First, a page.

On September 10, 2020, Advocate General Maciej Szpunar delivered his Opinion in Case C‑392/19 VG Bild-Kunst v Stiftung Preußischer Kulturbesitz, where a request for a preliminary ruling was lodged with the Court of Justice of the European Union (“CJEU” / “Court”) on May 21, 2019. In one of our previous articles, we have analysed the opinion of the Advocate General Maciej Szpunar, mentioning that it will be interesting to see whether the CJEU will follow the reasoning of the Advocate General or whether it will stay faithful to the principles already established in its previous jurisprudence.
On March 9, 2021, the CJEU delivered its judgement in the case.
As a short reminder, the case concerns a conflict between Verwertungsgesellschaft Bild-Kunst (‘VG Bild-Kunst’), a copyright collecting society for the visual arts in Germany and Stiftung Preußischer Kulturbesitz (‘SPK’), a foundation under German law. According to the terms of the license offered by VG Bild-Kunst for the use of its digital library, the Deutsche Digitale Bibliothek (“DDB”), SPK was obliged to use technical measures to prevent third parties from framing the thumbnails of the protected works displayed on the DDB website.
The dispute that followed resulted in a question being referred to the CJEU, as to whether embedding a work (which is otherwise available on a freely accessible website with the consent of the rightsholder) in the website of a third party, by way of framing, constitutes communication to the public of that work within the meaning of Article 3 paragraph (1) of the Directive 2001/29/EC, where embedding occurs through circumvention of the protection measures taken or instituted by the rightsholder.
Communication to the public is an exclusive right of the copyright holder. The stake of the preliminary question is therefore related to whether embedding copyrighted content by using the framing technique, in breach of technological measures imposed by the copyright holder, would constitute copyright infringement.
2. The reasoning of the CJEU
Although the ruling was not unexpected in terms of outcome, it was interesting to see that the CJEU’s reasoning diverged under certain aspects from the one proposed by Advocate General Maciej Szpunar in his Opinion delivered last October, namely:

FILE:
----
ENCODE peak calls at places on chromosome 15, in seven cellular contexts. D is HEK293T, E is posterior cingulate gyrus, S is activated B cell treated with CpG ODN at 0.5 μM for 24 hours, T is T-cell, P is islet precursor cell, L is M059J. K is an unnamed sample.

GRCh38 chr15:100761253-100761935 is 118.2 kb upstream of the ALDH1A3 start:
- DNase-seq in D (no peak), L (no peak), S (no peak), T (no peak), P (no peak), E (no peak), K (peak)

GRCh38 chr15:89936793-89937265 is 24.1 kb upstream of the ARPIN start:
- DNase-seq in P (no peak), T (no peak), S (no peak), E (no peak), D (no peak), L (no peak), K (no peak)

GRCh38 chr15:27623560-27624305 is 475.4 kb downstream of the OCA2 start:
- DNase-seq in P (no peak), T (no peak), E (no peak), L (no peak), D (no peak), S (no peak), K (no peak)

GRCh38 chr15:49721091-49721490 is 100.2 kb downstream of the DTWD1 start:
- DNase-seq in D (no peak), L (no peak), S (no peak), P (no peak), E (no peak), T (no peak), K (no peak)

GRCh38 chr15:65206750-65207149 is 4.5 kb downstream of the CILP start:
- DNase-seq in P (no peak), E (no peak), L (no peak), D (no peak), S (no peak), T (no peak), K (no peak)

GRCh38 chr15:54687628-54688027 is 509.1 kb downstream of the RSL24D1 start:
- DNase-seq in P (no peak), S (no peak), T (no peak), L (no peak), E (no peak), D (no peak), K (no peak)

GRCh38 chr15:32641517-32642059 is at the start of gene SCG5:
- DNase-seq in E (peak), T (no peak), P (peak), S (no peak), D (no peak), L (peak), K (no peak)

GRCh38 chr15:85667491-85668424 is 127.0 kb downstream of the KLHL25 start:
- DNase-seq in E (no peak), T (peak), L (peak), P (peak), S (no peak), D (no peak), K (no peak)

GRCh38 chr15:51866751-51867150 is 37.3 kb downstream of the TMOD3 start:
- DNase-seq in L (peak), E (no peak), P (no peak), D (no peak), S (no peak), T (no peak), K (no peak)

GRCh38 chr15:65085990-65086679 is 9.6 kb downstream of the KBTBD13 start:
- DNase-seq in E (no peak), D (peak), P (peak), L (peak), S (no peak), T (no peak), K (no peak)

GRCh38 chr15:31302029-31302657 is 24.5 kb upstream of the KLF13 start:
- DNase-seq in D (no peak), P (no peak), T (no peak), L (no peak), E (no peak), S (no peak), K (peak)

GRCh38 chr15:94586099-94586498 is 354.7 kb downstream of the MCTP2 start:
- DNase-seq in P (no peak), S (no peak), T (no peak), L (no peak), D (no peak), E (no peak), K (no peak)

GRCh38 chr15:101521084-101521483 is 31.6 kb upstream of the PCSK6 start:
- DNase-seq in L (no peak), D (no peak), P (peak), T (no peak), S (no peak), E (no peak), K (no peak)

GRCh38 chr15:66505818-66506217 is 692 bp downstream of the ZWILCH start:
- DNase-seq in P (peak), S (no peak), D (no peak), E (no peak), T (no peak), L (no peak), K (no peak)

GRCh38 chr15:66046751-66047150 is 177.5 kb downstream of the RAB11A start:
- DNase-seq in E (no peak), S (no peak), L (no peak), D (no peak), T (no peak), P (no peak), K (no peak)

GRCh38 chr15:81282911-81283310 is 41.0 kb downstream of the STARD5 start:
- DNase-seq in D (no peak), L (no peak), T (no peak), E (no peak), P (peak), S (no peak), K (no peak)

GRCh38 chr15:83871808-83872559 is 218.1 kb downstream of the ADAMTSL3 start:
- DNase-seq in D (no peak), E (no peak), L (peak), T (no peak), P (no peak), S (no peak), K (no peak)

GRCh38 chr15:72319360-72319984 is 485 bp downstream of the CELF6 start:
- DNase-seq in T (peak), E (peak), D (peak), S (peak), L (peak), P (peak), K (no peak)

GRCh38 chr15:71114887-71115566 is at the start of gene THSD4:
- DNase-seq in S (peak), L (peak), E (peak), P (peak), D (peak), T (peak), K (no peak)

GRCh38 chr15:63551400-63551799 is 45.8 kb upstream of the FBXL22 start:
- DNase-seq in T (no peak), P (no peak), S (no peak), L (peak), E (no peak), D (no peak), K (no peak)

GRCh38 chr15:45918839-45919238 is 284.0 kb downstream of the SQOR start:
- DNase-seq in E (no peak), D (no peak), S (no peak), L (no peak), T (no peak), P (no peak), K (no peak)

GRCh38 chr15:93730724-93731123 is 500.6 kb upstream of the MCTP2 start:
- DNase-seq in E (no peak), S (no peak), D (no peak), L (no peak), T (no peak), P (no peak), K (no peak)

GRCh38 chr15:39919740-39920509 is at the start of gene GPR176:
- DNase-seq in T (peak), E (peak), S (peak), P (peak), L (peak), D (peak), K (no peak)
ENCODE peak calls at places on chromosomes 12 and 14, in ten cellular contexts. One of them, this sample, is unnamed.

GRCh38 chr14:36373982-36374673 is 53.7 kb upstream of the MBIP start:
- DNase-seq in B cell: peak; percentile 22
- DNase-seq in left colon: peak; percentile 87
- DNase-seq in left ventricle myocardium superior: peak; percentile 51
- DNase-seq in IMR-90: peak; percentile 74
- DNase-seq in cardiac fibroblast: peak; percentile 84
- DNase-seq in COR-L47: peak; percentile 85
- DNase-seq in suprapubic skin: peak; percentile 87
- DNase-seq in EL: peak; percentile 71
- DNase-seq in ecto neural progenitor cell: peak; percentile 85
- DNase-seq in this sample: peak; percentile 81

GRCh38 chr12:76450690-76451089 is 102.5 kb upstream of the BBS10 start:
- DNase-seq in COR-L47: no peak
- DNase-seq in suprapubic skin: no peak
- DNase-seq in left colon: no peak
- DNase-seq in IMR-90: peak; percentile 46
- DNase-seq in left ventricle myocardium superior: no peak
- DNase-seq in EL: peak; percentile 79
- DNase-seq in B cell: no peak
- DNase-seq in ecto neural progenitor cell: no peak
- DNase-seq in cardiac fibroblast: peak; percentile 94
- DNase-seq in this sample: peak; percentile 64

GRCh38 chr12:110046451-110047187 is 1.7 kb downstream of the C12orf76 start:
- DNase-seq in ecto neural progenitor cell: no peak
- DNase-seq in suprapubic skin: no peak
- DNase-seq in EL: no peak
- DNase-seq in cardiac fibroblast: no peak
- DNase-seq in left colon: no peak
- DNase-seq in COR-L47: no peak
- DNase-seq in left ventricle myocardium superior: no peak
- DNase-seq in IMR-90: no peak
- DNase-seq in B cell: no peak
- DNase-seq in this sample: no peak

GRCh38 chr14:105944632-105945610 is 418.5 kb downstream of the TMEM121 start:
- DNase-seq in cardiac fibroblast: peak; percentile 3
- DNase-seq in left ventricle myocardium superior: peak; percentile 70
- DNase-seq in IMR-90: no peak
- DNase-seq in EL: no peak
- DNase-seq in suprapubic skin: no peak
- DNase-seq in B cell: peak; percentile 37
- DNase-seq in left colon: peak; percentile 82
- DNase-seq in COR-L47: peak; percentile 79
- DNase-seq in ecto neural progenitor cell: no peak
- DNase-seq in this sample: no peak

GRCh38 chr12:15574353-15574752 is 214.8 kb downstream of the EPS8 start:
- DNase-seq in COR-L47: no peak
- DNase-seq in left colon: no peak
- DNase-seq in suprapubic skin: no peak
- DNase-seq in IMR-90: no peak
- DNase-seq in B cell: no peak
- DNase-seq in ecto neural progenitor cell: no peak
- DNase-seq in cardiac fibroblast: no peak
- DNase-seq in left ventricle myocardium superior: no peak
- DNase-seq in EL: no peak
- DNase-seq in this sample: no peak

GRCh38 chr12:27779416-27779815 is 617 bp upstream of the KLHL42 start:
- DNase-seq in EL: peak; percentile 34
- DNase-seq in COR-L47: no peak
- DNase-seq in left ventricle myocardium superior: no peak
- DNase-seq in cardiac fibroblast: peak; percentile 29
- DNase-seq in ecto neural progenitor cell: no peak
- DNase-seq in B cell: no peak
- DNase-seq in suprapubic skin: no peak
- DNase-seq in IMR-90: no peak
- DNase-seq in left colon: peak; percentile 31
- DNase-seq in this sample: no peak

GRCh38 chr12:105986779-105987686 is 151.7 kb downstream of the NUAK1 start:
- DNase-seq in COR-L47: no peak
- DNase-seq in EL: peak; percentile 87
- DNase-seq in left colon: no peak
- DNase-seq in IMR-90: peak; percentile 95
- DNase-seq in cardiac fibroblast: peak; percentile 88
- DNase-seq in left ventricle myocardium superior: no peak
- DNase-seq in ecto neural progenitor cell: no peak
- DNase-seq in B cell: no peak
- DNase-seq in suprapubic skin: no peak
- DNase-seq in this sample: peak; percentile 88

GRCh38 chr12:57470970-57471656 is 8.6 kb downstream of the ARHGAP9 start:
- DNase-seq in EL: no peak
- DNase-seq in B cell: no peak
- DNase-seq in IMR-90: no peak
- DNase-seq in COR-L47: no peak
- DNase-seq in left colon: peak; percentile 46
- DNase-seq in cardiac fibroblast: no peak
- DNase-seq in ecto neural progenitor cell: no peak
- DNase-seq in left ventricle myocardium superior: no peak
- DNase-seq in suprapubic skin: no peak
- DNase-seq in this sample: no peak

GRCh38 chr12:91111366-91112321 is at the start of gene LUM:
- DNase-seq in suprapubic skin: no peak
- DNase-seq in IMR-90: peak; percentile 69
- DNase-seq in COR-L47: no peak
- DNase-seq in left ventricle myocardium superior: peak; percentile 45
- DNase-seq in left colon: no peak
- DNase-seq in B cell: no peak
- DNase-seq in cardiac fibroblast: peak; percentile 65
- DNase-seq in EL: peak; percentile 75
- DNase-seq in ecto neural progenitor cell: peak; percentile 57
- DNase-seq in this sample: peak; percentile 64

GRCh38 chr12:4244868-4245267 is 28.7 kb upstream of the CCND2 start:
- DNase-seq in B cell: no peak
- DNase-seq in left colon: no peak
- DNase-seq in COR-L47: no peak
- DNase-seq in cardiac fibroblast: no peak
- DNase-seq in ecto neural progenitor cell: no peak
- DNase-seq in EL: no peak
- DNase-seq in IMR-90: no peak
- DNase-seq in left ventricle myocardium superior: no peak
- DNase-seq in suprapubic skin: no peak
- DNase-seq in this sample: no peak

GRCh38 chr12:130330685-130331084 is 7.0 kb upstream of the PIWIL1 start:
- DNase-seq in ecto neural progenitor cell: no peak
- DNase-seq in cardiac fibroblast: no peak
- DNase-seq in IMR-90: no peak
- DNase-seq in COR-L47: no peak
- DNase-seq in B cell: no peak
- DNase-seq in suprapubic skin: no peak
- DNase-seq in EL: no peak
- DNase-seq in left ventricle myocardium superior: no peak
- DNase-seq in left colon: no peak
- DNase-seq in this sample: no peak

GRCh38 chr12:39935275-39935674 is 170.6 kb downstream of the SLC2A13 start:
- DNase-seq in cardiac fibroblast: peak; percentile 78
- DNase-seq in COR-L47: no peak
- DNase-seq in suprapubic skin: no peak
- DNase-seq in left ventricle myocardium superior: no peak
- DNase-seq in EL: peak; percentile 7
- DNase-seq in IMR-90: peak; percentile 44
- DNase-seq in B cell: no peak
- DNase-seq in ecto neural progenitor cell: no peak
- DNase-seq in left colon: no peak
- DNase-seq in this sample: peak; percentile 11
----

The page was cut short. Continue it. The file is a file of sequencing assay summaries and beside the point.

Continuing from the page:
· while with regards to the type of used hyperlinks (clickable versus non-clickable), Advocate General Maciej Szpunar holds that they should be viewed differently, the CJEU decided not to depart from its traditional interpretation that all types of hyperlinks are to be treated in the same manner;
· while in relation to the technology used for hyperlinks Advocate General Maciej Szpunar has analysed the effects of different technologies, the CJEU has essentially based its reasoning on the rightsholder perspective.
The Court has firstly recalled that in the main proceedings the parties did not dispute the fact that publishing thumbnails as envisaged by SPK, from works protected by copyright belonging to the VG Bild-Kunst catalogue, constituted an act of communication to the public within the meaning of Article 3 (1) of Directive 2001/29 and was therefore subject to the authorization of rightsholders.
The Court has then reiterated the conditions for the existence of a communication to the public, namely:
(i) any act by which a user gives, in full knowledge of the consequences of his behaviour, access to protected works is likely to constitute an act of communication;
(ii) protected works must effectively be communicated to a public, meaning that the said communication must target an indeterminate number of potential recipients;
(iii) the communication is considered to be made to a new public to the extent the latter is different than the one envisaged by the author when the initial authorisation was given; this is the case when the technology used is different from the initially approved technology.
Additional complementary criteria are to also be taken into consideration on a case-by-case basis.